Environmental Tag Team: The Unique Partnership of Paramount and the Air Quality Management District
Chris Callard is public information officer for the City of Paramount and can be reached at email@example.com.
On a December morning in 2016, the City of Paramount received a phone call from the local daily newspaper. A reporter was asking for comments on the extremely high levels of hexavalent chromium (Cr6+), a carcinogen and toxin, found in the air of the town’s industrial neighborhood. The South Coast Air Quality Management District (AQMD) had discovered the abnormal concentration of the toxic metal and issued a press release; however, the city was unaware of the situation.
State law established the AQMD in 1975 to regulate local air quality related to emissions from businesses. According to that same legislation, cities could not enforce air quality laws.
“This was a significant public health problem that caught us by surprise,” said Paramount Mayor Tom Hansen. “We needed to learn quickly about the science, regulations and enforcement. We had to find out which agencies held what responsibilities and how the city could help.”
Teamwork in the Face of Challenges
Like many nearby cities, Paramount lived with a legacy of mid-century county planning that haphazardly created an industrial belt along the Los Angeles River when the area was open agricultural land mixed with scant residential development.
Now, with air quality identified as a major problem, Paramount was determined not to become another statistic of southeast Los Angeles County environmental injustice.
350 Times the Normal Level
AQMD had been monitoring certain metal-related businesses in Paramount for odors and other complaints, but alarmingly high levels of Cr6+ were completely unexpected. Two air sampler machines identified the pollutant at 350 times the normal level on three separate days; the measurements eventually fell well below those numbers but were still often above common readings for the region.
AQMD suggested that the continuing levels did not pose an “immediate” danger to residents. Still, with appropriate vigilance, it began a public information campaign that included press contacts and town hall meetings.
“There was a lot of information coming out, quickly,” said Council Member Peggy Lemons, who was mayor at the time. “Plus there were sensational stories in the newspapers and jargon from the scientists that was confusing to a lot of us. Things were very bumpy.”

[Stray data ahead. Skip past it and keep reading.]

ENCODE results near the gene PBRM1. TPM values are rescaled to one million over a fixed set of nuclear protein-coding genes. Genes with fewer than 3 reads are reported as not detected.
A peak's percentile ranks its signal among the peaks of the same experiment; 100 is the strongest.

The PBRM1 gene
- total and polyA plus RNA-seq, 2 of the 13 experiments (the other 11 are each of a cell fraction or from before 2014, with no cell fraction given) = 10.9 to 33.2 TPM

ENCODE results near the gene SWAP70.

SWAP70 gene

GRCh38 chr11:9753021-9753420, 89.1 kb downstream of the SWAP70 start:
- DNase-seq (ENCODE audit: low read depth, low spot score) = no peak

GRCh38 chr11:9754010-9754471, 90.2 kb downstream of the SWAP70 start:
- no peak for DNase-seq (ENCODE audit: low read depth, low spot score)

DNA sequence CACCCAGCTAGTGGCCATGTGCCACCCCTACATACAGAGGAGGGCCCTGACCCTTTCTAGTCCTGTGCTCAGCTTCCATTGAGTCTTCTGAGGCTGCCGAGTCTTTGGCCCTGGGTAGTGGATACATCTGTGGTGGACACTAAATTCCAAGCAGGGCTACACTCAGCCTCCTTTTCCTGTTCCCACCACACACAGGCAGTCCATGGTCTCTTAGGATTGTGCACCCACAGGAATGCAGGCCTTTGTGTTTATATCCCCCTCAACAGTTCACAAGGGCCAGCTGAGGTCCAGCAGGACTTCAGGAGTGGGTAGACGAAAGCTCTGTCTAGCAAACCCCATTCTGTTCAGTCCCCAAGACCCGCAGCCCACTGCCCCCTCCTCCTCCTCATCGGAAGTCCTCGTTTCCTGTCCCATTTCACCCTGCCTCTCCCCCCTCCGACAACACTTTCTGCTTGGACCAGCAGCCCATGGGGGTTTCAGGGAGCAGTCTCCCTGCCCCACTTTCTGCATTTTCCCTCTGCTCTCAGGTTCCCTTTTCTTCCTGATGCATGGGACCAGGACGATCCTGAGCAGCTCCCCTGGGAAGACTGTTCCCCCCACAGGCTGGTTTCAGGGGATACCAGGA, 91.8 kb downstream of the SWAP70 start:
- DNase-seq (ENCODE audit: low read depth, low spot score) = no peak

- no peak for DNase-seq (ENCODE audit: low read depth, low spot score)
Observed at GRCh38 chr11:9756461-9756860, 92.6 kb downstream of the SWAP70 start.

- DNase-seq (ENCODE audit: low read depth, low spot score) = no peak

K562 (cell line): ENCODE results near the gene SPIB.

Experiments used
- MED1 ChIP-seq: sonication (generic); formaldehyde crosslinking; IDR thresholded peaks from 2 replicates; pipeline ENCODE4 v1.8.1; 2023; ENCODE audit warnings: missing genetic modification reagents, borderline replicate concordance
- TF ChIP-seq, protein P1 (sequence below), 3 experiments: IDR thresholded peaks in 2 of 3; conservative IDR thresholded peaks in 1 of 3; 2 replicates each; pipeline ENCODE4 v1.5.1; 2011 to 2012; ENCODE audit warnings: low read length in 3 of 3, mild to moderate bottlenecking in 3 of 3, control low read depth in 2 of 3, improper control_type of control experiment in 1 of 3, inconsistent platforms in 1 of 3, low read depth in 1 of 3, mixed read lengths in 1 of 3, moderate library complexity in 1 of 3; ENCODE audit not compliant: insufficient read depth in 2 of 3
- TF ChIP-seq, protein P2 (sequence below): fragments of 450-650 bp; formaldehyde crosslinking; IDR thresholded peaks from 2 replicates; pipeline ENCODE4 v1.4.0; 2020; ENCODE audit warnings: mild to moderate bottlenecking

Many residents, of course, became worried. Some were outspoken at city council meetings and on social media. They could not understand why the city had allowed this to occur, why something hadn’t been done years ago about these polluters and why they were allowed to stay in business.
“This concerned and affected us all,” said Lemons. “Health and safety are always our top priorities. I don’t know any city that keeps tabs on air pollution; we’ve always relied on AQMD. But now we were involved, and it was extremely important that we received — and understood — all the facts and related them in digestible ways to our residents.”
A Varied Strategy
Paramount initiated a three-pronged approach: Inform the public, learn the science and reduce future risk.
“As soon as this came to our attention, we went into outreach mode,” said City Manager John Moreno. “We placed a story on the city’s homepage with a link to the AQMD website that listed everything the agency was doing in Paramount. Posts on the city’s social media pages soon followed.”
The speed at which events unfolded created uncertainty and tension between the city and AQMD, but both Paramount and AQMD knew the process would be lengthy and communication needed to be improved. With a focus on directness, staff members from both entities began holding weekly conference calls while the city manager and AQMD’s chief executive personally updated each other daily.
AQMD launched an extensive investigation to find the source of Cr6+, and Paramount wanted to be an active player in the process.
“We brainstormed all sorts of things,” said Moreno. “We offered to pay for some of AQMD’s staff time to gain quicker sampling results and to pay for sheriff’s deputies if warrants were needed during investigations. We gave them carte blanche access to Public Works Department equipment to help power and set up the air samplers, if needed, and we opened all of our facilities and communication portals to spread the word about public meetings and investigation results.”
These measures also included: